Why an Affordable Housing Trust in St. Louis County is Long Overdue
What could be more important than investing in home?
The power of “home” can’t be overstated. The home in which we live, and the community where we grow up, drive the trajectory our lives. If we recognize this to be true for ourselves, how can we not recognize it to be true for all? How can this region, our collective home, succeed if we allow pockets of it to fail?
Sub-standard low income housing and what it represents continues to be a part of the St. Louis County landscape — and when housing struggles, so do families, communities, and our region as a whole. Even though St. Louis County is the jobs base for our entire region, no significant investment has been made in affordable housing in years.
As the recent, exhaustive study titled “Segregation in St. Louis: Dismantling the Divide” points out, this lack of investment has taken a significant toll on our region, particularly in North St. Louis County and parts of South County. The report was produced by ArchCity Defenders, Ascend STL, Empower Missouri, the Equal Housing and Opportunity Council of Metropolitan St. Louis (EHOC), For the Sake of All, Invest STL and Team TIF. They noted that over the course of decades, homes and apartment complexes have deteriorated and fallen into disrepair. They require expensive upkeep that homeowners and landlords are hesitant or simply unable to make.
At Beyond Housing, we deal with these issues every day within the 24:1 footprint, which comprises the 24 municipalities in the Normandy school district. We’ve seen the many challenges homeowners, tenants and landlords face in keeping the quality of the housing stock as strong and viable as possible, and the lack of available tools and resources to help.
It’s why we strongly agree with the organizations that issued the report: An Affordable Housing Trust Fund is absolutely critical to the overall health and wellness of St. Louis County and our entire region.
The City of St. Louis has had their own fund for a number of years. Considering there’s more people living in poverty in St. Louis County, a similar fund is long overdue. It’s highly doable, too. An Affordable Housing Trust Fund can easily be paid for through the reallocation of existing resources, by a small sales tax, or by placing a modest fee on every real estate closing transaction, which is the method used by St. Louis City.
It’s essential to make funds available to repair existing housing stock, as well as supporting families in need. There’s great value in understanding the fallout and negative consequences that result when families get evicted from homes. Making funds available through an Affordable Housing Trust Fund for issues such as utilities and housing expenses helps stave off the upheaval and trauma caused by eviction, and provides stability for children, schools and communities.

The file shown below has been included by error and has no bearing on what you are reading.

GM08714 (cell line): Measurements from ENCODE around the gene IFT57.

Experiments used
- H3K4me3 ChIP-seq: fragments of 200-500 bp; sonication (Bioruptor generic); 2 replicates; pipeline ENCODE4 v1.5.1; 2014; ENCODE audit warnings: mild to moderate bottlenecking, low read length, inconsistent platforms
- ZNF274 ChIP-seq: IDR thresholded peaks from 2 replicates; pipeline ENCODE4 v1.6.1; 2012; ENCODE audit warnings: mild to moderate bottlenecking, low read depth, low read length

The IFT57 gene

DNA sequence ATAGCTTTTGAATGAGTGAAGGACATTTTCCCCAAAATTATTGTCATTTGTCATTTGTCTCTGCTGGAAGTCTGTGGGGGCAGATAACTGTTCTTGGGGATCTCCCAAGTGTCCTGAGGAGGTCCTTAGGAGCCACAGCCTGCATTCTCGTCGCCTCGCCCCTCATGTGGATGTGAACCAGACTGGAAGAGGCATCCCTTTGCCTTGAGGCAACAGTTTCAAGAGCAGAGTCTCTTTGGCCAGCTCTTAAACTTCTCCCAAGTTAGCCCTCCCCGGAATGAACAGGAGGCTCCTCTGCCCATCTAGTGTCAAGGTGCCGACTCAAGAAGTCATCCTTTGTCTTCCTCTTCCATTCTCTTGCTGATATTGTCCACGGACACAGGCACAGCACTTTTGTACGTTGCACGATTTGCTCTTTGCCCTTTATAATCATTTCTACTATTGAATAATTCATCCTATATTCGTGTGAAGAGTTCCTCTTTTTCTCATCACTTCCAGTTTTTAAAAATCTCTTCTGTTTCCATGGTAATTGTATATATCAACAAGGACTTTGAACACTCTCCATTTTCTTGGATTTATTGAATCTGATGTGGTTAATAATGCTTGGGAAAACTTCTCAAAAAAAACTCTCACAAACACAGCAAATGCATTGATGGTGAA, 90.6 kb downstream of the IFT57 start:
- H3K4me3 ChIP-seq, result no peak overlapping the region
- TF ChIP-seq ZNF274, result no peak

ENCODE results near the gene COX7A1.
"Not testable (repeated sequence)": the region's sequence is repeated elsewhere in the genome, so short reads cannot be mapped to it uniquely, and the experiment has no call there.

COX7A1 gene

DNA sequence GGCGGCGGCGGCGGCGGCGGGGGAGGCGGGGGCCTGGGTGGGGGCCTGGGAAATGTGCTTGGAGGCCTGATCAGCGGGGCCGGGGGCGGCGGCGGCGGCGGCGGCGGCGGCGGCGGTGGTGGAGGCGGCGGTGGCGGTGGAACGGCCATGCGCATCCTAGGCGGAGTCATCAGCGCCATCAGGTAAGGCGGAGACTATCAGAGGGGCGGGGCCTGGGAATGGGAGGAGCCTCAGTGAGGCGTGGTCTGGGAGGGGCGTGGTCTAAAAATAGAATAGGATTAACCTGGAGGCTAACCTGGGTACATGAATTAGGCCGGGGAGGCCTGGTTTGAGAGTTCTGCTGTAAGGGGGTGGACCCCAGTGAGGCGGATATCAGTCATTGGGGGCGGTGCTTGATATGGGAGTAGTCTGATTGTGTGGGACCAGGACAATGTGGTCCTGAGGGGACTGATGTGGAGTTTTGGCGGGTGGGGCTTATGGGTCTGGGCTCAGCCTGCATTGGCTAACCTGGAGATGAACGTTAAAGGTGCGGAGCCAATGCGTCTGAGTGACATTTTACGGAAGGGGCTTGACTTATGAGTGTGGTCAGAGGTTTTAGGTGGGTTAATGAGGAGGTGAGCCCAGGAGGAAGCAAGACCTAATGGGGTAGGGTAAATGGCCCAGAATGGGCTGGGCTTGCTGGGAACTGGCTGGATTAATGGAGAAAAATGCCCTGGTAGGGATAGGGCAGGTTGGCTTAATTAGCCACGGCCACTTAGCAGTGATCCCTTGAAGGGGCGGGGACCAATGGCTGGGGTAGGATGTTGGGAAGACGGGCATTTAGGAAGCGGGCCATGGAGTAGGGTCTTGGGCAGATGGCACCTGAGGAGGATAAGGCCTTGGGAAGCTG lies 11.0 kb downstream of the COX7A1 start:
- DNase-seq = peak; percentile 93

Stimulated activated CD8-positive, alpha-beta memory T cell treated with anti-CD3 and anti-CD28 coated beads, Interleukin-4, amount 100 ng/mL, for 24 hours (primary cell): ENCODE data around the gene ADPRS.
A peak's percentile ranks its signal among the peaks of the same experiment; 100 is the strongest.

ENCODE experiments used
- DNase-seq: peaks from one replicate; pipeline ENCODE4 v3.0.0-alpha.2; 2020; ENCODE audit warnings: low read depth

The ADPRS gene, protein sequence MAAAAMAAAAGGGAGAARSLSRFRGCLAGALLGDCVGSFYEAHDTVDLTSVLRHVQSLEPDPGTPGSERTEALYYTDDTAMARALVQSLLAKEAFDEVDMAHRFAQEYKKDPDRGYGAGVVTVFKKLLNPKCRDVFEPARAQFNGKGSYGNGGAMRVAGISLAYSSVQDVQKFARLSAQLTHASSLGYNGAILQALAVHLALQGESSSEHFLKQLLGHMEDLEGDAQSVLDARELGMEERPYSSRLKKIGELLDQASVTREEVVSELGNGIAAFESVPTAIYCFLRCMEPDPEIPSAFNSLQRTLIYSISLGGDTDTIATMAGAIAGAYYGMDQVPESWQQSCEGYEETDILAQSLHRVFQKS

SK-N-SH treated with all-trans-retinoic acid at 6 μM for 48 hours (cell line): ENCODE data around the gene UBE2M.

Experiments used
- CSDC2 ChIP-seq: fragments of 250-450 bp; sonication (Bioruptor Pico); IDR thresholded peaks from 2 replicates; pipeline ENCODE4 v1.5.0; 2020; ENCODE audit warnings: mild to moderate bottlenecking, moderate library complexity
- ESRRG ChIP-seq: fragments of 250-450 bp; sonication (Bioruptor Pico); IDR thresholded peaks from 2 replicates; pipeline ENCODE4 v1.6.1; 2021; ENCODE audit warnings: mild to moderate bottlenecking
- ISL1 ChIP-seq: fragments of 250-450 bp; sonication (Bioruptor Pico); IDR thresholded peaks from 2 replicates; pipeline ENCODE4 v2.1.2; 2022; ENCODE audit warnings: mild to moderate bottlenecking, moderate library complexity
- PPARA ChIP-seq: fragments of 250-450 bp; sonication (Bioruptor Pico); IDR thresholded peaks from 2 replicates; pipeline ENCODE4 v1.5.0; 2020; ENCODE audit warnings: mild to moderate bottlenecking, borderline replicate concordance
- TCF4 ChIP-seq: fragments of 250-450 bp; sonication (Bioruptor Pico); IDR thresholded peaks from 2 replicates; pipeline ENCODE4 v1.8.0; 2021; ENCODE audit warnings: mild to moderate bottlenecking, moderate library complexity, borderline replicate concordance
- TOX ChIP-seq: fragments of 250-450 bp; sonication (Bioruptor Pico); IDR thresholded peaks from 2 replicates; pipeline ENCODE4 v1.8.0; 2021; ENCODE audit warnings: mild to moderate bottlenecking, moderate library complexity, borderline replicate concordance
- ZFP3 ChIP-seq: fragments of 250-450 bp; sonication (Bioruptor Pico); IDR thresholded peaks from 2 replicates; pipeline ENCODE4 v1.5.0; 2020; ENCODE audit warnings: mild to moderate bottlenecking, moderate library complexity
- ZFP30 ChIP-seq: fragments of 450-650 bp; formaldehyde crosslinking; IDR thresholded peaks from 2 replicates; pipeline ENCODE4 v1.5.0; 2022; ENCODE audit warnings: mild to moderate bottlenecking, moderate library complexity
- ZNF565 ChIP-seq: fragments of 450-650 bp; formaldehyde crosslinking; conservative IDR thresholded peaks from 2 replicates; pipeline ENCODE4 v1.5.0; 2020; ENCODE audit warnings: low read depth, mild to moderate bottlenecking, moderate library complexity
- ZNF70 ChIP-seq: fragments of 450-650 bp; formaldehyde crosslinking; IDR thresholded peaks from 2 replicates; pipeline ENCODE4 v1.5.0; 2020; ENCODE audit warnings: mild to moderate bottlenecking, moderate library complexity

We also know that we can’t continue to keep the poor confined to a few small, often highly segregated areas. As the study shows, most affordable housing is located in low employment areas and isolated from public transportation. The vast majority of residents don’t own cars that would allow them to easily commute to areas of greater employment.
Racial and economic segregation has long been part of the problem here. It’s important to allow people lower on the economic ladder to move to communities that give them access to the things they need to prosper. This region will never be as strong as we’d like it to be if we refuse to allow people who look different or make less money live next door to us. And study after study has debunked the myth that creating low-income housing in more affluent areas brings down property values.
At Beyond Housing, we believe that allowing people to move to communities of opportunity as well as investing in poverty areas is a successful two-pronged approach.
We’ve invested close to $80 million over the last eight years — repairing, renovating and building homes within the 24:1 communities, as well as continuing to offer affordable rental housing in places like Webster Groves, Kirkwood, Maplewood and Richmond Heights, Missouri.
We’ve made great progress, but there’s more to do. We can’t expect to fix a problem that has been neglected for decades overnight, but we have to make an earnest start. In recent conversations with St. Louis County Executive, Steve Stenger, we’ve been discussing the idea of an Affordable Housing Trust Fund. The County Executive shares my conviction that prioritizing funds for affordable housing is paramount in our community. Together, we are looking forward to working with interested parties to make it a reality.
If we’re going to truly thrive as a region, we need to recognize that this is the home we share, and that home matters — not just for some, but for all.